Social Media Listening for Routine Post-Marketing Safety Surveillance
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Post-marketing safety surveillance primarily relies on data from spontaneous adverse event reports, medical literature, and observational databases. Limitations of these data sources include potential under-reporting, lack of geographic diversity, and time lag between event occurrence and discovery. There is growing interest in exploring the use of social media (‘social listening’) to supplement established approaches for pharmacovigilance. Although social listening is commonly used for commercial purposes, there are only anecdotal reports of its use in pharmacovigilance. Health information posted online by patients is often publicly available, representing an untapped source of post-marketing safety data that could supplement data from existing sources.
The objective of this paper is to describe one methodology that could help unlock the potential of social media for safety surveillance.
A third-party vendor acquired 24 months of publicly available Facebook and Twitter data, then processed the data by standardizing drug names and vernacular symptoms, removing duplicates and noise, masking personally identifiable information, and adding supplemental data to facilitate the review process. The resulting dataset was analyzed for safety and benefit information.
In Twitter, a total of 6,441,679 Medical Dictionary for Regulatory Activities (MedDRA®) Preferred Terms (PTs) representing 702 individual PTs were discussed in the same post as a drug compared with 15,650,108 total PTs representing 946 individual PTs in Facebook. Further analysis revealed that 26 % of posts also contained benefit information.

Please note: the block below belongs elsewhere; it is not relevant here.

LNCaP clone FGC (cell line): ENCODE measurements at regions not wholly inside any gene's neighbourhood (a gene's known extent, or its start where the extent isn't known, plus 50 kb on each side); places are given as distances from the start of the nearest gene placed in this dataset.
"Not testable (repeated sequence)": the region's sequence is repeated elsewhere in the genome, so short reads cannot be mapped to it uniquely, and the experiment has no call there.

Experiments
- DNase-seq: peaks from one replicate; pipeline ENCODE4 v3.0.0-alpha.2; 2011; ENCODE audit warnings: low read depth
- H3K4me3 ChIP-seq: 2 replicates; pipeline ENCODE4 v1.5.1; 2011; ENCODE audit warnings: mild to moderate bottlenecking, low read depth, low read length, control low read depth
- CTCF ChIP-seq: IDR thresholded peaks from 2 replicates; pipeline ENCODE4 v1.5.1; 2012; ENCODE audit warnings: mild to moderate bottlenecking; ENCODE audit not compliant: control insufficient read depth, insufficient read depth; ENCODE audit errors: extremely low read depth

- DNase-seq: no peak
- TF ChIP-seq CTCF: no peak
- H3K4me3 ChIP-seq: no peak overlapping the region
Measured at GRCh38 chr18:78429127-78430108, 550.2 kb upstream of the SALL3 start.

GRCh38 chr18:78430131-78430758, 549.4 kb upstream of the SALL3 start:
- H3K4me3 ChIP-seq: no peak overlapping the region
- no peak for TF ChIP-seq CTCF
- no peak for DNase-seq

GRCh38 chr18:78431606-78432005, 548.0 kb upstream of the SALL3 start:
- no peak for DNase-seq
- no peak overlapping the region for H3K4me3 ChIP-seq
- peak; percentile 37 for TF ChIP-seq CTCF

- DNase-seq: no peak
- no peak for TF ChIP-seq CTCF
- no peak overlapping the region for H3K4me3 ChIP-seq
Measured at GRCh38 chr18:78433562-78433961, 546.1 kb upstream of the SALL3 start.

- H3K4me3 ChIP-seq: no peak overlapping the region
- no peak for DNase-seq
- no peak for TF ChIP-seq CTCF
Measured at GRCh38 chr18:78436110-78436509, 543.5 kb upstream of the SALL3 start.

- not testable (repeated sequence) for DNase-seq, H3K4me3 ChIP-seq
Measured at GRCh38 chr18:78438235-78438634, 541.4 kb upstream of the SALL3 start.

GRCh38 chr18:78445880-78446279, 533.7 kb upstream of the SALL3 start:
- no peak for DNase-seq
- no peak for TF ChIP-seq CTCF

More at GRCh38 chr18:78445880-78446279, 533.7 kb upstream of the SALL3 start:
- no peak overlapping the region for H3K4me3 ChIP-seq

Social media listening is an important tool to augment post-marketing safety surveillance. Much work remains to determine best practices for using this rapidly evolving data source.
KeywordsSocial Medium Anatomical Therapeutic Chemical Indicator Score Proportional Reporting Ratio Twitter Data
The authors thank many curators who have contributed to training the classifier, including Chi Bahk, Wenjie Bao, Anne Czernek, Michael Gilbert, Melissa Jordan, Christopher Menone, and Carly Winokur.
Compliance with Ethical Standards
GlaxoSmithKline paid for the research presented in this paper, including responding to reviewer comments during manuscript preparation. All work was conducted by the authors listed. Development of the social listening platform was funded in part by the US FDA under contract with Epidemico, Inc. prior to initiation and continuing throughout this research. Additional development funds for the social listening platform are provided to Epidemico, Inc. through a public–private partnership, but were not used to directly support the specific content of this research. This collaborative effort is provided via the WEB-RADR project, which is supported by the Innovative Medicines Initiative Joint Undertaking (IMI JU) under Grant Agreement No. 115632, resources of which are composed of financial contributions from the European Union’s Seventh Framework Programme (FP7/2007-2013) and EFPIA companies’ in kind contribution. Neither the FDA, WEB-RADR, nor IMI JU had any role in this research.
Conflict of interest
Gregory Powell, Harry Seifert, Tjark Reblin, Phil Burstein, James Blowers, Alan Menius, Jeffery Painter, Michele Thomas, and Heidi Bell were employees of or contractors to GlaxoSmithKline during the study. Carrie Pierce, Harold Rodriguez, John Brownstein, Clark Freifeld, and Nabarun Dasgupta are employees of or contractors to Epidemico, Inc., a technology company intending to commercialize the software platform used in this research.
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